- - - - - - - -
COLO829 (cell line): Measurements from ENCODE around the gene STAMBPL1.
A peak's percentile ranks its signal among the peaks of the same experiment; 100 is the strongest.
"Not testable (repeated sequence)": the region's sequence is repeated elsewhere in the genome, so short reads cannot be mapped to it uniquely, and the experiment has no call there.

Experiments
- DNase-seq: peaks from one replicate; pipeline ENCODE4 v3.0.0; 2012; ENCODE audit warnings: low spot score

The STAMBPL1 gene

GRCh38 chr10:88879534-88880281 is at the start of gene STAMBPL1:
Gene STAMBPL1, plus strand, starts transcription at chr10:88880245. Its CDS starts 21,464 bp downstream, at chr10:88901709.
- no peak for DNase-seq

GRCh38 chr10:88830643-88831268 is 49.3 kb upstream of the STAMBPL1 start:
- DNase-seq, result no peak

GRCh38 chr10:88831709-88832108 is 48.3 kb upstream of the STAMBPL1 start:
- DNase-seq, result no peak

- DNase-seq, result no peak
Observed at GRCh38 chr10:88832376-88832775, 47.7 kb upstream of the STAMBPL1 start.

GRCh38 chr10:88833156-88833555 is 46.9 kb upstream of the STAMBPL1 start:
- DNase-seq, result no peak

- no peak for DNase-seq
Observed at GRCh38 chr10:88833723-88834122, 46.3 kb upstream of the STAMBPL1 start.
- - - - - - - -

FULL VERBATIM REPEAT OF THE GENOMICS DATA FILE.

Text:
COLO829 (cell line): Measurements from ENCODE around the gene STAMBPL1.
A peak's percentile ranks its signal among the peaks of the same experiment; 100 is the strongest.
"Not testable (repeated sequence)": the region's sequence is repeated elsewhere in the genome, so short reads cannot be mapped to it uniquely, and the experiment has no call there.

Experiments
- DNase-seq: peaks from one replicate; pipeline ENCODE4 v3.0.0; 2012; ENCODE audit warnings: low spot score

The STAMBPL1 gene

GRCh38 chr10:88879534-88880281 is at the start of gene STAMBPL1:
Gene STAMBPL1, plus strand, starts transcription at chr10:88880245. Its CDS starts 21,464 bp downstream, at chr10:88901709.
- no peak for DNase-seq

GRCh38 chr10:88830643-88831268 is 49.3 kb upstream of the STAMBPL1 start:
- DNase-seq, result no peak

GRCh38 chr10:88831709-88832108 is 48.3 kb upstream of the STAMBPL1 start:
- DNase-seq, result no peak

- DNase-seq, result no peak
Observed at GRCh38 chr10:88832376-88832775, 47.7 kb upstream of the STAMBPL1 start.

GRCh38 chr10:88833156-88833555 is 46.9 kb upstream of the STAMBPL1 start:
- DNase-seq, result no peak

- no peak for DNase-seq
Observed at GRCh38 chr10:88833723-88834122, 46.3 kb upstream of the STAMBPL1 start.